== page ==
In the first lines of ‘Sonnet 7,’ the speaker begins by acknowledging that “The face of all the world is changed.” Something has happened to her (which is outlined in the previous sonnets in this sequence) that makes her see the world in a different light. She has an entirely new outlook because of a person, her new lover, who came into her life.
Prior to this person’s arrival in her life, she was unhappy and saw the world negatively. Now, since “they stole / Betwixt me and the dreadful outer brink / Of obvious death,” she feels differently. His footsteps are gentle, she adds, that she felt as though she could hear and feel his soul.
Of obvious death, where I, who thought to sink,
Was caught up into love, and taught the whole
Of life in a new rhythm. The cup of dole
God gave for baptism, I am fain to drink,
The speaker feels that if this person had not come into her life that she would’ve lived doomed to die unhappily and alone. But, with his arrival and the way that he uplifted her spirit, she was “taught the whole / Of life in a new rhythm.” The world was remade with new meaning.
At the time, she was so full of sadness it was as though God had baptized her in it. She couldn’t escape it.
And praise its sweetness, Sweet, with thee anear.
The names of country, heaven, are changed away
For where thou art or shalt be, there or here;
And this… this lute and song… loved yesterday,
(The singing angels know) are only dear,
Because thy name moves right in what they say.
Despite knowing how much better her life is now, the speaker expresses a familiar reluctance (seen in the other sonnets) to fully give herself over emotionally to this other person.
But, she still feels as though she needs to celebrate the sweetness of the man she has in her life and his presence close by her. She reiterates the fact that the world feels changed by saying that the “names of country, heaven, are changed away” and perhaps for good.
When her lover speaks, she hears the sound of angels and his voice. Everything he says is a “lute and song.” The closer she gest to him, the more she’s come to respect him and appreciate his artistic creations even more than she did before.
She believes that he deserves all the praise he’s getting and more. It’s clear the speaker feels unable to adequately express her gratitude for the change he brought to her life.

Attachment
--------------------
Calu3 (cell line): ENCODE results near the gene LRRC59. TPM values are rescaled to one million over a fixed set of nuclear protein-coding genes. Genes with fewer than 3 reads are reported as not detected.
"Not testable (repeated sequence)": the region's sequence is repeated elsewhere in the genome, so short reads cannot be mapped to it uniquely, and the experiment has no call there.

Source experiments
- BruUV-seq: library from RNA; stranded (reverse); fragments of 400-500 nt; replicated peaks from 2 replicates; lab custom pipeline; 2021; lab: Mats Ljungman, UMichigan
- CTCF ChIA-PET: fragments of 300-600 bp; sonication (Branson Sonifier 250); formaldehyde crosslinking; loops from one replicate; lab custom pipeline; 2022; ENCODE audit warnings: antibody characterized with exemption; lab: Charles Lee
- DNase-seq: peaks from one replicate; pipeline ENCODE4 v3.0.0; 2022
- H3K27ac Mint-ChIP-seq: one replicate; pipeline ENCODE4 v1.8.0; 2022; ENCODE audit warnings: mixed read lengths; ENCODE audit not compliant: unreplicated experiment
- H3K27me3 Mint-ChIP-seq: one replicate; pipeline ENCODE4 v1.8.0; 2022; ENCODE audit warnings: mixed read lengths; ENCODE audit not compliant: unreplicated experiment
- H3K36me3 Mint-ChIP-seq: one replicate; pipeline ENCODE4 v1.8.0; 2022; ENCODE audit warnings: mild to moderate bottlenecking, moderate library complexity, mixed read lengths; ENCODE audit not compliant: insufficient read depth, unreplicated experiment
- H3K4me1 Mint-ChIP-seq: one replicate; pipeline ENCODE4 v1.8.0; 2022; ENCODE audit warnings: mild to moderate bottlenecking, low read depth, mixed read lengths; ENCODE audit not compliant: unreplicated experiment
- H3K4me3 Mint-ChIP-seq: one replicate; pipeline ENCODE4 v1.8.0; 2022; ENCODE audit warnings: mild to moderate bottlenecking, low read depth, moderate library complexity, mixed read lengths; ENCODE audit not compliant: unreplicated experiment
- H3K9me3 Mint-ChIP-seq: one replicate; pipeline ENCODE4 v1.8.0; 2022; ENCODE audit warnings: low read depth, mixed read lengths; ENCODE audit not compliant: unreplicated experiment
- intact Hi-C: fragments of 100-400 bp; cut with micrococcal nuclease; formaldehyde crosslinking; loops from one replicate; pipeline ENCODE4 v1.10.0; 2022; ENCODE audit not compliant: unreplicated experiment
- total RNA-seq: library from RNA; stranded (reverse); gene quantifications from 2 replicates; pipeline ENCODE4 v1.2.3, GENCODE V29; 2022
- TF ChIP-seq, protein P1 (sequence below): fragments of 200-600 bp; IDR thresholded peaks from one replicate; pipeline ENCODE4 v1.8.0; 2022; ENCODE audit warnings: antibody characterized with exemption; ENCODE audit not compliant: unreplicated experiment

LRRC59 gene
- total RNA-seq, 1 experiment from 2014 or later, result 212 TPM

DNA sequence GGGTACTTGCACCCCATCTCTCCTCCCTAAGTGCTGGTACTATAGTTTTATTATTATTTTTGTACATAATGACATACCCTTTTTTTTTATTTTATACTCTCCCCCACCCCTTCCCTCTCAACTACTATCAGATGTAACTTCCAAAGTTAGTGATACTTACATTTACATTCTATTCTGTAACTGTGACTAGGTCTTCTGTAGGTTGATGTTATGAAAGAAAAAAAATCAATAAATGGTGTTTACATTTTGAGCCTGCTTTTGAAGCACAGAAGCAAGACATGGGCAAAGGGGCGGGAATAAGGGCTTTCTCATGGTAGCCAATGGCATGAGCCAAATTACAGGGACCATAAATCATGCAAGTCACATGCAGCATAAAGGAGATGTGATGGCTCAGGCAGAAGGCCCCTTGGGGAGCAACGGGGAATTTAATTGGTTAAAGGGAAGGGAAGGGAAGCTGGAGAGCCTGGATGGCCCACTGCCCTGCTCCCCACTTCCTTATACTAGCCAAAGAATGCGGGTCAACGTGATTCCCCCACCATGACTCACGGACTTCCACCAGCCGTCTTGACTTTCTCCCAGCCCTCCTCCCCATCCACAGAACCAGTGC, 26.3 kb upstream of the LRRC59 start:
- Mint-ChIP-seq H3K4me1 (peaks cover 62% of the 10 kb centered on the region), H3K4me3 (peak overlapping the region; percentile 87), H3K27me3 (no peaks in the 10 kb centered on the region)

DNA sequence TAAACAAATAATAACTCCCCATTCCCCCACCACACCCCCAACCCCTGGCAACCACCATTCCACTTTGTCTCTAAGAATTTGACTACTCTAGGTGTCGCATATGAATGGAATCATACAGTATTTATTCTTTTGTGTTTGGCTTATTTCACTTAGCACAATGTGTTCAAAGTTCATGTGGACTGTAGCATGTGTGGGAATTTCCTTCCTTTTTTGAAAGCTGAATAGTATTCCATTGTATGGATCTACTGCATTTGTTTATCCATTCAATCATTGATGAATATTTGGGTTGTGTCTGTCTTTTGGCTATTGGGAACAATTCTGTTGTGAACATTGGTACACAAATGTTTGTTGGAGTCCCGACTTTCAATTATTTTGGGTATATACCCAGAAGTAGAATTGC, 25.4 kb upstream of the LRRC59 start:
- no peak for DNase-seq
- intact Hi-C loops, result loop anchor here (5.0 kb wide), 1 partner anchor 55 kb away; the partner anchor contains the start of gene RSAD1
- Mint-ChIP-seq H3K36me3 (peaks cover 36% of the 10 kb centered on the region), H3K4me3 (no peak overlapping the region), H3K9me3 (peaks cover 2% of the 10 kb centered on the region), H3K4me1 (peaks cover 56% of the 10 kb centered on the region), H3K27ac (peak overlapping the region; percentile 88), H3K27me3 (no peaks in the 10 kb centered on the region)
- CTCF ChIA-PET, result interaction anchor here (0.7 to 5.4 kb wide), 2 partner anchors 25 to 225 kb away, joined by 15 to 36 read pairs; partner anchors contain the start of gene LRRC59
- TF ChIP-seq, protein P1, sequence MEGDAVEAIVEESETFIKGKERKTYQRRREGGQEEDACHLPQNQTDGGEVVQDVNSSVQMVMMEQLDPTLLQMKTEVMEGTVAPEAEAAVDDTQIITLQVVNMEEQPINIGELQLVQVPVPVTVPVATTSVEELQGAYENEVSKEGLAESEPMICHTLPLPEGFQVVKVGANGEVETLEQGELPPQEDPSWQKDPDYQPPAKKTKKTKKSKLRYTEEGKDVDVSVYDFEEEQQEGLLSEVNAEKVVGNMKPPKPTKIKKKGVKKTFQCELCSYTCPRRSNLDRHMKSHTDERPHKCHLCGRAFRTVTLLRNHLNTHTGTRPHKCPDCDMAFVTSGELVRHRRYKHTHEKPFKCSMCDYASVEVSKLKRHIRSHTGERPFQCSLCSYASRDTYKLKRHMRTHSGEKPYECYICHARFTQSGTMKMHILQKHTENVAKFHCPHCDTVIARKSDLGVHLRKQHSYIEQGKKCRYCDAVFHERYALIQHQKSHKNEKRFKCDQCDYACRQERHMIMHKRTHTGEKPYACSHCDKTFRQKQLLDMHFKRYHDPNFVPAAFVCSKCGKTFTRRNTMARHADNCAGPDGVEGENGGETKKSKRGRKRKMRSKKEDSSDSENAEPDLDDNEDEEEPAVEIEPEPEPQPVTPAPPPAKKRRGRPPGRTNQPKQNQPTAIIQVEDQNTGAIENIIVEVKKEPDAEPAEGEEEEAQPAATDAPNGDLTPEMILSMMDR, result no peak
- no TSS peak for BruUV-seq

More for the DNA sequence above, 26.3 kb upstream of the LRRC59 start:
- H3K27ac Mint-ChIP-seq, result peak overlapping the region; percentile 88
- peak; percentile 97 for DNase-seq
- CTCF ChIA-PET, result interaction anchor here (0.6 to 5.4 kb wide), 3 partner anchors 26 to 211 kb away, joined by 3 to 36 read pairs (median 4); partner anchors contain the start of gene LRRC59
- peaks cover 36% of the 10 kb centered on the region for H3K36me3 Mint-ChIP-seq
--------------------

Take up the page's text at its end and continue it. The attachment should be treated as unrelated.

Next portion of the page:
The tone is appreciative, celebratory, and loving. She’s directing her words to her new lover, commonly considered to be Robert Browning, and suggesting that she could never say enough to express her thanks for what he’s done for her.
The purpose is to express the speaker’s gratitude for the ways that her new lover changed her life. She celebrates the transformation she has gone through since and how much more beautiful life appears to her now.
Elizabeth Barrett Browning was an English poet born in March 1806. She’s known for her love sonnets, ‘Sonnets from the Portuguese’ and her long poem ‘Aurora Leigh.’
Browning is best known for writing love sonnets dedicated to her husband and fellow poet Robert Browning. The vast majority of her sonnets are Petrarchan, also known as Italian. This means that they follow a traditional pattern popularized by the Italian poet Petrarch.
Readers who enjoyed this poem should also consider reading some other Elizabeth Barrett Browning poems. For example:
- ‘Patience Taught by Nature’ – was published in 1845 and speaks about heaven, a different kind of world where God resides and human problems don’t exist.
- ‘Died’ – was published after Browning’s death and also explores the impact of a man’s death and the immorality of passing judgments on someone who has passed away.
- ‘Sonnets from the Portuguese 24’ – is also known as ‘Let the World’s Sharpness.’ It is a sonnet in which the speaker compares the world’s problems to the closing of a knife.